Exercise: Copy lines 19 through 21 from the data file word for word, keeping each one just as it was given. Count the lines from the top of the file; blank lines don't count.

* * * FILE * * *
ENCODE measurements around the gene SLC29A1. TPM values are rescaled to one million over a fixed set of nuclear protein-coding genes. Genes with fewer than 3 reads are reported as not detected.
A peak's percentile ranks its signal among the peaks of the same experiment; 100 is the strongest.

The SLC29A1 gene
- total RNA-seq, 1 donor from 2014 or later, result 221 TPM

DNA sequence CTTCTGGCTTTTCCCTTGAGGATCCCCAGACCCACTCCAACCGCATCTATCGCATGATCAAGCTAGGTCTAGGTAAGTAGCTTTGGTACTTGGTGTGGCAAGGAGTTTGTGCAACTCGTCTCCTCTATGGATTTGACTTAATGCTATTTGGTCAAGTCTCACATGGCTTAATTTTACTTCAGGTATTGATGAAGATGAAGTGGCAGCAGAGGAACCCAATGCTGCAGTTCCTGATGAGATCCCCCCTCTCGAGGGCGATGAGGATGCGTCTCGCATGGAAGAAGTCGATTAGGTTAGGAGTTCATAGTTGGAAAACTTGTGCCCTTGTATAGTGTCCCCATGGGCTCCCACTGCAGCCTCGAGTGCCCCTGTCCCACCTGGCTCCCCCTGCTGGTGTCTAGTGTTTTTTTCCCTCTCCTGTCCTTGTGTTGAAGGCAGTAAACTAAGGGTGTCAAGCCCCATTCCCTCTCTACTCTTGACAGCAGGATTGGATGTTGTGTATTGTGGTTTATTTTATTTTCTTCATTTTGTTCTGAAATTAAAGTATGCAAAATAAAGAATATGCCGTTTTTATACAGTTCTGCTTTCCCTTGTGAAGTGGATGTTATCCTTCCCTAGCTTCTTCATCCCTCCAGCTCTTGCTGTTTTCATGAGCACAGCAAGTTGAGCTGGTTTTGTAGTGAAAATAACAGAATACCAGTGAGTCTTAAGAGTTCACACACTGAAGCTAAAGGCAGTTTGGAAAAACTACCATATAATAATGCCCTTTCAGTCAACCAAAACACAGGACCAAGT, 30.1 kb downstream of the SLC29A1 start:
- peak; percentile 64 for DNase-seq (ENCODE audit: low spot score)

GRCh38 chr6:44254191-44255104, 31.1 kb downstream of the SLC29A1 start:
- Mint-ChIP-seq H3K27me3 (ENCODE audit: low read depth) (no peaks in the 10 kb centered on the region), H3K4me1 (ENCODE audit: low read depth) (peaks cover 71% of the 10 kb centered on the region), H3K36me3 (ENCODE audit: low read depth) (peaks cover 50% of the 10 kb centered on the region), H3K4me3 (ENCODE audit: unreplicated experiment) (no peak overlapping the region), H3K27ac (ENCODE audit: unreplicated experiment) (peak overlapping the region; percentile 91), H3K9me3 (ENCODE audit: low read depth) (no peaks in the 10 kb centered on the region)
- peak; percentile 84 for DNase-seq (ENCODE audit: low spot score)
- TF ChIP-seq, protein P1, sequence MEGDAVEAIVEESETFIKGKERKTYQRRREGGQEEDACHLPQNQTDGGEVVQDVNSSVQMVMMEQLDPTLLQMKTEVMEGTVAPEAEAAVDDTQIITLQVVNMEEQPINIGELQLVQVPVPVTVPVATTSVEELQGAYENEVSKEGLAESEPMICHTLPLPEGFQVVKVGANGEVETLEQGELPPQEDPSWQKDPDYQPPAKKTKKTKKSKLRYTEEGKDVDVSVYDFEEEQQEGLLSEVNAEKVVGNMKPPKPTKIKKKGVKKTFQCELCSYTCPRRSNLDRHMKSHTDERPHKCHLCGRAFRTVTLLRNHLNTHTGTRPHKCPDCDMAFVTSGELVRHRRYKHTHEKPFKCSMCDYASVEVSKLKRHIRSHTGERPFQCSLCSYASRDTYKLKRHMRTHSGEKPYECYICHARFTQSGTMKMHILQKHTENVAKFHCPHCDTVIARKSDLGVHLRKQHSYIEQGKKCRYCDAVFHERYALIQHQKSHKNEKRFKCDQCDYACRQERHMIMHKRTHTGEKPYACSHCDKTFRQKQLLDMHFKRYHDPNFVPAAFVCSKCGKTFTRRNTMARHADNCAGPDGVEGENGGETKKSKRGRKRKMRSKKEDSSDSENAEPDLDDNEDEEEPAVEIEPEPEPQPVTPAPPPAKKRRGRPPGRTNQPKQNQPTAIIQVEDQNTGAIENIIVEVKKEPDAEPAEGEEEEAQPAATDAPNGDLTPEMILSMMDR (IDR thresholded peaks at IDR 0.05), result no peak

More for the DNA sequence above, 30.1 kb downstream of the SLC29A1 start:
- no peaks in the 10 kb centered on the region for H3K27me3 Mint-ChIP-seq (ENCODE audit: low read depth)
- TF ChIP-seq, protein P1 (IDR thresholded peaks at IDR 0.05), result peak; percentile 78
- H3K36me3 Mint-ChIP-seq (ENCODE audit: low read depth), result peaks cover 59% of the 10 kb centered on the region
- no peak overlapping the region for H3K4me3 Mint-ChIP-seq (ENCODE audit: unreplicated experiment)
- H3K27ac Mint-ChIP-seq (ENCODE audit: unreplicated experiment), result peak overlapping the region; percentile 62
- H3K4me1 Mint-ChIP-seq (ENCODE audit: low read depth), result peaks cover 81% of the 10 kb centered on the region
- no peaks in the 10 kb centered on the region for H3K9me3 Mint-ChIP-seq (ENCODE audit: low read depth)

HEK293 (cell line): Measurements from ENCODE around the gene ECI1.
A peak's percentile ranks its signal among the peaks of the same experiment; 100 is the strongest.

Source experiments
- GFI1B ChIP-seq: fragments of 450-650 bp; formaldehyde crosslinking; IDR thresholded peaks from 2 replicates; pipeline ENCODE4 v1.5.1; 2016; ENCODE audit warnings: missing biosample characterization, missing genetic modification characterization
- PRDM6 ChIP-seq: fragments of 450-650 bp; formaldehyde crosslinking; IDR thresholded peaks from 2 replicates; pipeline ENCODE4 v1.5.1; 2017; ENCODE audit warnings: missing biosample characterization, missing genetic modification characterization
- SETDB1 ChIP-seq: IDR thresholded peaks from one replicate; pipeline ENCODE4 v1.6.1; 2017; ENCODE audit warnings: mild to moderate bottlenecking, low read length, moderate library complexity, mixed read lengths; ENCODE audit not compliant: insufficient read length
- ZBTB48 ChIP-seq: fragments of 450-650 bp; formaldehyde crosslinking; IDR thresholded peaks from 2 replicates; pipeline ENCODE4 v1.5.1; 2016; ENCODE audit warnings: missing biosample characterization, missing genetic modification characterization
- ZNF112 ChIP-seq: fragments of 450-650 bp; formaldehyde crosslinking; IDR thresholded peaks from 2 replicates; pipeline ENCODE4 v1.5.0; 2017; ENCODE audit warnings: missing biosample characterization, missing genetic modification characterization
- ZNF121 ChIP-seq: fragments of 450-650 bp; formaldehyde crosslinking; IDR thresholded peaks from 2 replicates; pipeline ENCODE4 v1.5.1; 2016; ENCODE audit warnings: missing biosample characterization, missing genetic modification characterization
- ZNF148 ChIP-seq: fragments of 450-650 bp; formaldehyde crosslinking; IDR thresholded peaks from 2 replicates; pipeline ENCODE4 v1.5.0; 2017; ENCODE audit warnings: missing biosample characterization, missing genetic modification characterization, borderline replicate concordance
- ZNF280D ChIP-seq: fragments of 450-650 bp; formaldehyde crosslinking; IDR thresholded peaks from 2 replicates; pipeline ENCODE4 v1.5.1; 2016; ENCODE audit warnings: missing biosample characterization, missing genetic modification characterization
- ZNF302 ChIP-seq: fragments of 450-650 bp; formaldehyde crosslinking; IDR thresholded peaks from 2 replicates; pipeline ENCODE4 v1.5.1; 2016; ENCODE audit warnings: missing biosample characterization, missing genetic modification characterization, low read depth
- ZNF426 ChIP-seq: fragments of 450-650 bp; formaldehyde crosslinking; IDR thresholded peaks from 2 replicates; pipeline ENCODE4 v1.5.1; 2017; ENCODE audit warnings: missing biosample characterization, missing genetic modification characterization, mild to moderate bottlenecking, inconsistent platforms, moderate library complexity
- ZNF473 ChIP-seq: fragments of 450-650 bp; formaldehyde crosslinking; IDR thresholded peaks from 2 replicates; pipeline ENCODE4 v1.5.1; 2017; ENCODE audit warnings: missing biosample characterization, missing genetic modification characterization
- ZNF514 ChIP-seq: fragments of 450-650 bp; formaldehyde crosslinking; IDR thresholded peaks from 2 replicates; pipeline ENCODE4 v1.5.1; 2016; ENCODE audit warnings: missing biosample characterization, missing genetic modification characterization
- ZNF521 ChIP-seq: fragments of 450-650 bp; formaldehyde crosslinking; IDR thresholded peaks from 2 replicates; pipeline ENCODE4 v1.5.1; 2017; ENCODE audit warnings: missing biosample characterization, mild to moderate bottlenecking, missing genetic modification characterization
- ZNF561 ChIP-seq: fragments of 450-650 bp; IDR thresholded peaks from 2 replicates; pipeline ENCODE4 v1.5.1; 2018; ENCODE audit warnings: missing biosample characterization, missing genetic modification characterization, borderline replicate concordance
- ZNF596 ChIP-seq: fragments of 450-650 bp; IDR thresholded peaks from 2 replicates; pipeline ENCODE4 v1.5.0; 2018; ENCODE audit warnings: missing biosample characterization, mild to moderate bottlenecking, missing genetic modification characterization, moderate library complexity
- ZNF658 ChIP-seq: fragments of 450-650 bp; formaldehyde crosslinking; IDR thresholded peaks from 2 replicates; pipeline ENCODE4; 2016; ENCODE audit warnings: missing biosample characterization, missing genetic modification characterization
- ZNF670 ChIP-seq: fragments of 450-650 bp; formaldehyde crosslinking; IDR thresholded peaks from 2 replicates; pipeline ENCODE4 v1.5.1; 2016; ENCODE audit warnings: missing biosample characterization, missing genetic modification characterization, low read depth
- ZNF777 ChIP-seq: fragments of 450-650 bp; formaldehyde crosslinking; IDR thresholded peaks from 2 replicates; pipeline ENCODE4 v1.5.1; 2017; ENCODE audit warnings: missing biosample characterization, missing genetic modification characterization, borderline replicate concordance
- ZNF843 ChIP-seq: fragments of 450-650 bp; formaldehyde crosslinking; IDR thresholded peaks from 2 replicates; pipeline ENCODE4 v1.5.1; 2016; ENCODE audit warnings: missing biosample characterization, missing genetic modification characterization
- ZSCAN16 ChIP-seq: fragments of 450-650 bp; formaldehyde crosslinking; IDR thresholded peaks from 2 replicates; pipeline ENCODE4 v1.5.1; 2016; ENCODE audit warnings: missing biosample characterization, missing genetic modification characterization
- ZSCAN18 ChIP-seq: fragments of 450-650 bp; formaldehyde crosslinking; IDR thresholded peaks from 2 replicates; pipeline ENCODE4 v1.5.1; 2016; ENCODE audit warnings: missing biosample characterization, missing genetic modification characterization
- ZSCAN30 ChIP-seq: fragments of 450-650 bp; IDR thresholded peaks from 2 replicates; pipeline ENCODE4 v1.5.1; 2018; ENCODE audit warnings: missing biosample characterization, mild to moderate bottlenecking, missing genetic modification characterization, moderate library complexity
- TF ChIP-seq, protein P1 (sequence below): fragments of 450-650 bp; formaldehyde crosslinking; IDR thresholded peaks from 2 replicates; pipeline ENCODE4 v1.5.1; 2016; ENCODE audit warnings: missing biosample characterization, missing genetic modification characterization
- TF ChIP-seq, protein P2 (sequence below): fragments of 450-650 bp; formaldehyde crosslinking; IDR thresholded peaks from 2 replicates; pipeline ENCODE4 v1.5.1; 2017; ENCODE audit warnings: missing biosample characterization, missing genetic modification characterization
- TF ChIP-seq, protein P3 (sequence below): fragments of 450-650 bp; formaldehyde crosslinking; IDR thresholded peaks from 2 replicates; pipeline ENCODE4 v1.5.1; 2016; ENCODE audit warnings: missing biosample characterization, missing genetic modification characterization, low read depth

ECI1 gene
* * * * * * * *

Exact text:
HEK293 (cell line): Measurements from ENCODE around the gene ECI1.
A peak's percentile ranks its signal among the peaks of the same experiment; 100 is the strongest.

Source experiments